Relationship between boss and worker

relationship between boss and worker

Good Work Relationships Between Boss & Subordinates Open, honest communication between boss and employee builds a working. Work relationships are an important part of your career, and one of the most critical is the relationship between a boss and an employee. If either side of the boss and employee relationship does not hold up their end of the teamwork requirements, then productivity suffers and teamwork cannot be.

It broke through, emotionally. As a result, it stuck with me and that changed my behavior.

Boss & Employee Relationships

The situation is strangely analogous to one of the most important aspects of working life: If you substitute "the boss" for "the worker" and "the employee" for "the homemaker," the similarities are striking, with one notable exception.

In the workplace, that kind of communication, especially the emotional component, rarely occurs. So there's a disconnect, a gap, if you will.

Neither side really gets what the other is feeling. It's unfortunate but nevertheless understandable. After all, work is primarily about delivering great products to customers.

It's not about employee-boss relationships. Some might think it should be, but in the real world, it's simply not. In the real world, work is about meeting our goals and getting the job done. We all have more work to do than we have time to do it. We do what we have to do, what we're trained to do, to meet our objectives. And that doesn't usually include improving our relationships.

Delving into our work relationships is neither a priority nor something most of us are comfortable with. The sort of conversation we saw above rarely takes place and, even if it does, the emotional component required for behavioral change is usually missing. So the issue doesn't get resolved.

It's a real dilemma. To make matters even more complicated, every boss is also an employee.

Good Work Relationships Between Boss & Subordinates

And their relationships with their bosses have the same issue. So there's a top down ripple effect in organizations where employee motivation and effectiveness are not a high priority. Unfortunately, that probably applies to most companies. Now, I know what you're going to say. How about all the employee engagement and emotional intelligence stuff everyone keeps talking about? Isn't that supposed to fix this sort of problem?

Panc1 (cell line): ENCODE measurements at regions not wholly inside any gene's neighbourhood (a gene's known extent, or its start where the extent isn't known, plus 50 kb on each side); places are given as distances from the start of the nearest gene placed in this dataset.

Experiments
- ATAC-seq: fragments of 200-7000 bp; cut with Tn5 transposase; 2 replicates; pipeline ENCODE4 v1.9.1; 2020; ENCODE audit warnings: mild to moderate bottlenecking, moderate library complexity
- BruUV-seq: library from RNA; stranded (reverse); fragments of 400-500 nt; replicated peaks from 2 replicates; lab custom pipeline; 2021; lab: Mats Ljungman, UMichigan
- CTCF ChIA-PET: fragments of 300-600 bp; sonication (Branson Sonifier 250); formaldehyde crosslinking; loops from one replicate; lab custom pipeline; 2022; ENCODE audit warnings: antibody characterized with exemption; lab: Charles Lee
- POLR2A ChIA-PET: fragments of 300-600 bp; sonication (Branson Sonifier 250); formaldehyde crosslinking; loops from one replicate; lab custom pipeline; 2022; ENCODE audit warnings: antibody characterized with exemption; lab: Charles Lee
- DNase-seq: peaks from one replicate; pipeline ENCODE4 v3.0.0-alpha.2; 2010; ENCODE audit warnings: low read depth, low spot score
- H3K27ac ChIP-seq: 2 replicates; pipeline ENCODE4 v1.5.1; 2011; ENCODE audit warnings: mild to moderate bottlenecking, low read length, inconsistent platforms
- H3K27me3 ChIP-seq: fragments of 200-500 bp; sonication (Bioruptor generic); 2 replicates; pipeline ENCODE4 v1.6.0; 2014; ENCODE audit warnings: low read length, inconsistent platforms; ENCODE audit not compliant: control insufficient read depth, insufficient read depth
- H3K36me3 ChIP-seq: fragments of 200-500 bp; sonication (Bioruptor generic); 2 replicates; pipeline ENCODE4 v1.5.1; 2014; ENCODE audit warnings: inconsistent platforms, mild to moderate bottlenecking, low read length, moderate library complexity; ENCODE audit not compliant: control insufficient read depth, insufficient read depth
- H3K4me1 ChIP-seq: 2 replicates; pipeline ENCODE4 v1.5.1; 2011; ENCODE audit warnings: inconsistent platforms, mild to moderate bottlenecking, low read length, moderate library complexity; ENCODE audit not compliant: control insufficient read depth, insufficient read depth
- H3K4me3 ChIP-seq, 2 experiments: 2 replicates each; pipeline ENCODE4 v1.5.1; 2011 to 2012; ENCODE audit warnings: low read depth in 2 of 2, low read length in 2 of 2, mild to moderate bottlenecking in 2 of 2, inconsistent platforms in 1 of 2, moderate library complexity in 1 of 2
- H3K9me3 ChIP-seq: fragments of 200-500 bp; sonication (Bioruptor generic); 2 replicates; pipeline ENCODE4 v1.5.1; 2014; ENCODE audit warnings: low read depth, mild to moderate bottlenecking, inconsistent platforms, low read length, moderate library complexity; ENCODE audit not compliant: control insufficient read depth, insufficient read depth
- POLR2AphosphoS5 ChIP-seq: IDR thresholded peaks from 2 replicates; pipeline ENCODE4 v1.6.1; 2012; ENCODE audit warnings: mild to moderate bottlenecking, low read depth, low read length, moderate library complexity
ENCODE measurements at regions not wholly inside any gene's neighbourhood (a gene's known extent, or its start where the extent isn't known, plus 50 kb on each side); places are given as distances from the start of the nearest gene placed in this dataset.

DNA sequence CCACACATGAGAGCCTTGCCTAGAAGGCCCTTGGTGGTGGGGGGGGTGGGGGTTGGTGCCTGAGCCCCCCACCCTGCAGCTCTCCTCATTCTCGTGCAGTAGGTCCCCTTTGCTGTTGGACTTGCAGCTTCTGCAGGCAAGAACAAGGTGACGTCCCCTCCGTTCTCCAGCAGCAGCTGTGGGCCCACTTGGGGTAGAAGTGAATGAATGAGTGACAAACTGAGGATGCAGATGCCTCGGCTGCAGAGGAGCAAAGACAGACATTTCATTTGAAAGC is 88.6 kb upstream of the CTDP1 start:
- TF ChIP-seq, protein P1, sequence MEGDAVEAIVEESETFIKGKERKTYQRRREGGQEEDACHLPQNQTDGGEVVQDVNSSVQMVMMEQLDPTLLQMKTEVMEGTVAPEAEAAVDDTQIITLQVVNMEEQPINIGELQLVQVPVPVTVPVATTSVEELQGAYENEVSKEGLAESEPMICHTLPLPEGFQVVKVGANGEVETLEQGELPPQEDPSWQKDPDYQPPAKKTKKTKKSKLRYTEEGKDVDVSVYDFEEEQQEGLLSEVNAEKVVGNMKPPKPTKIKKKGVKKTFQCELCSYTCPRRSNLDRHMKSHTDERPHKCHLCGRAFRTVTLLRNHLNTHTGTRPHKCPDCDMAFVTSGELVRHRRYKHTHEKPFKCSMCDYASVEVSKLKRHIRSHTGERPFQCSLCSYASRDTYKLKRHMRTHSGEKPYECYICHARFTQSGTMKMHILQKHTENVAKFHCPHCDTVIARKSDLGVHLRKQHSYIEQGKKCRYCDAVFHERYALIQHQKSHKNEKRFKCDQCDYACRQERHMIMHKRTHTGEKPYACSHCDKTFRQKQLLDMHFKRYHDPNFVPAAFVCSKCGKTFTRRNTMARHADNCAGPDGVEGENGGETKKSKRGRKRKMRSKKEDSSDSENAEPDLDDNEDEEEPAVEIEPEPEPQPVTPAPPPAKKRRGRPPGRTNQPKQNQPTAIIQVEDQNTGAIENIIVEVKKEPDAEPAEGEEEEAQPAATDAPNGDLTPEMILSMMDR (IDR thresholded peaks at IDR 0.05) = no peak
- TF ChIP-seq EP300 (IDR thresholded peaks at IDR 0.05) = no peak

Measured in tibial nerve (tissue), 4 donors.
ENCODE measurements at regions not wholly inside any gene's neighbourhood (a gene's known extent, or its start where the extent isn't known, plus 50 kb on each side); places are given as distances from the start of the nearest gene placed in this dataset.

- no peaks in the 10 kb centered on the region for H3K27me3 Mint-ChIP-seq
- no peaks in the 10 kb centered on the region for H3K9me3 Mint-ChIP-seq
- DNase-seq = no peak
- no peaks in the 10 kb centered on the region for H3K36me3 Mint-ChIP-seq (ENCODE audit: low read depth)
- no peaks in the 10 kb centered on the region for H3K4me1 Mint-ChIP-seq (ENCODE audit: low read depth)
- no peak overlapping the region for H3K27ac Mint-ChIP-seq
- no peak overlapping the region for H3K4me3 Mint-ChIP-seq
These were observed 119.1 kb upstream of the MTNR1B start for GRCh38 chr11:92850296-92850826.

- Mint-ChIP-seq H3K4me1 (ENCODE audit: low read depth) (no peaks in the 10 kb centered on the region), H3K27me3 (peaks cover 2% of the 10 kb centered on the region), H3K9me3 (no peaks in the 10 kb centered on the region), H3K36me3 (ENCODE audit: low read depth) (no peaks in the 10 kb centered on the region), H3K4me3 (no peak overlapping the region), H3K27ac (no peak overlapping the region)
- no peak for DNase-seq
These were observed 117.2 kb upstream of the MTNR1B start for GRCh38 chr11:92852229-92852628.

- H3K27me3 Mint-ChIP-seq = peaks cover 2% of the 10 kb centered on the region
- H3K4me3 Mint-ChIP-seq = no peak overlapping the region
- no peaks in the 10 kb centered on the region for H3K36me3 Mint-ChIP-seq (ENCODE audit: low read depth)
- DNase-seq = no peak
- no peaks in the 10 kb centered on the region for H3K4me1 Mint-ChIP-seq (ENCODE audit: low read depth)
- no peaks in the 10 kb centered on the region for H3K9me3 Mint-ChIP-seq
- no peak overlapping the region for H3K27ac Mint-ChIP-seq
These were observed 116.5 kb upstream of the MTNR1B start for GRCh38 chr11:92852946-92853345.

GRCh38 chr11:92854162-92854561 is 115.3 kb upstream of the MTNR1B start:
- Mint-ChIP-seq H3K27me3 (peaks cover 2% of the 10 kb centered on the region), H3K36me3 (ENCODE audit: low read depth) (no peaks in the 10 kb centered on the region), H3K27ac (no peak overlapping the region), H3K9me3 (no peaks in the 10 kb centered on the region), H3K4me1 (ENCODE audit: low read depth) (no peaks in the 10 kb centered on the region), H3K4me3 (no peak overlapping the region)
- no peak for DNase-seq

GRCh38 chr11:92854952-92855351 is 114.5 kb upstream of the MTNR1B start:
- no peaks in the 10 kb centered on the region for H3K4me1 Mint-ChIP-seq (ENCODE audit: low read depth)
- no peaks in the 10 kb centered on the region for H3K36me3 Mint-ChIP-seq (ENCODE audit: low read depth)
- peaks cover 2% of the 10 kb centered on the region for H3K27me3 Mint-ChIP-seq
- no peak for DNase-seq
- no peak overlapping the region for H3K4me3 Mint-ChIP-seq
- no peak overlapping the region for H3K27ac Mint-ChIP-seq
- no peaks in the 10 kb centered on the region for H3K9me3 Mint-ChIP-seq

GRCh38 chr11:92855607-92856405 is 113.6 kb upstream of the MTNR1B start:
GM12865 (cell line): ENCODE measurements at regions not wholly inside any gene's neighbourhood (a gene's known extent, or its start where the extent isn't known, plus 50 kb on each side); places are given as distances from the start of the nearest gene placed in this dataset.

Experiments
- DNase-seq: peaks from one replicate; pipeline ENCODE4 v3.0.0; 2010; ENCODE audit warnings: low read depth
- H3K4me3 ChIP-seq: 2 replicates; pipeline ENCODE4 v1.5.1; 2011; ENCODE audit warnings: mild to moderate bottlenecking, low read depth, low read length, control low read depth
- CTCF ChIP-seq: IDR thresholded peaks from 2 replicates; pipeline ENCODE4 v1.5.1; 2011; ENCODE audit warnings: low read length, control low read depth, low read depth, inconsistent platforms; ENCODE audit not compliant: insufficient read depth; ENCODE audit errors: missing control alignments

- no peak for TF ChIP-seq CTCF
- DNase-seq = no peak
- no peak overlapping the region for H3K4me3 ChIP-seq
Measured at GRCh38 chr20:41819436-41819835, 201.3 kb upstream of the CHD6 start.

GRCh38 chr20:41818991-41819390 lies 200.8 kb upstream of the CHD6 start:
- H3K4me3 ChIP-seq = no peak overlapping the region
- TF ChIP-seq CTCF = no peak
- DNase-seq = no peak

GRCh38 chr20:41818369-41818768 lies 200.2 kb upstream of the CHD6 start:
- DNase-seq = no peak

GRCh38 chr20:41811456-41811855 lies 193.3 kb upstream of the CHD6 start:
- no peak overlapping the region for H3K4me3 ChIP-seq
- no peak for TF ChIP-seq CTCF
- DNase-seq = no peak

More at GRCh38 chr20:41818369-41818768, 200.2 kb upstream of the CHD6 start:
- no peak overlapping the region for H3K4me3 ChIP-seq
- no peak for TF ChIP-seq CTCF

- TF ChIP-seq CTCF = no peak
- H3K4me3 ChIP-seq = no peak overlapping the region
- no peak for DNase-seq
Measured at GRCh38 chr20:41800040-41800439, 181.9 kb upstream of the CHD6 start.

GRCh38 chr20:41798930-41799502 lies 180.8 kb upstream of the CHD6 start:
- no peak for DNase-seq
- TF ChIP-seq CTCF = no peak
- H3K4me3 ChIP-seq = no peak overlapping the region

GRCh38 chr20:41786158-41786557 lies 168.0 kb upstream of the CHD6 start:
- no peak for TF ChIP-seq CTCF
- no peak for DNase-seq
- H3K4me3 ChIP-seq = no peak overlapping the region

Boss & Employee Relationships |

Well, yes and no. Sure, it's supposed to. But there are a whole host of reasons why it doesn't. Relationships are never easy. They require openness and understanding.

relationship between boss and worker

They require a willingness to compromise and change. It's very tricky stuff. If a young reporter wants to try her hand at editing when the assistant editor is out, let her go for it.

When an inexperienced but talented new architect asks to help with a senior architect's account, tell him that it's fine with you if the other architect agrees. Regardless of what happens, you and your employee will be able to acknowledge and understand his strengths and weaknesses, which is helpful for both sides.

Communicating Keeping an open-door policy is an effective way to maintain humanity in stressful industries. Remind your employees that you always have a ready ear. Not only will this help build rapport, it also will give you a heads-up so that you can work together to resolve current issues.

Open, honest communication between boss and employee builds a working relationship and helps foster mutual respect. Socializing Go ahead and hit that happy hour or bowling night arranged by the company. Out-of-office events help alleviate social awkwardness between you and your staff by allowing your employees to see another side of you.

It reminds them that behind that serious boss exterior lives an actual human being who enjoys having fun, just like they do. Creating a Recognition Culture Recognizing effort and achievement is self-reinforcing because employees who feel like their hard work is getting noticed tend to perform better.

Keep in mind to spread the positive feedback wealth.

relationship between boss and worker

It's easy to recognize your stand-out employees but you may have to put more effort into finding reasons to dish out the same to your underachievers or anyone with whom you just don't gel. This can be something as simple as acknowledging her contribution of one good idea during a conference call with clients, but it could go a long way after she leaves the office. She may even be inspired to step up her game and become one of your stellar staffers.

Adding the recognition or praise of two employees to your daily objective list will help you remember.

Good Work Relationships Between Boss & Subordinates | Your Business

Tip Praise is an easy way to boost morale or a good start on improving employee relations. If this is what you need, try these suggestions: Hunt for the positives in your employees.

relationship between boss and worker

Superiors are conditioned to look for problems, but dedicating the energy to see employees doing their jobs well is less stressful for all involved. Skip the generic, "Good job the other day.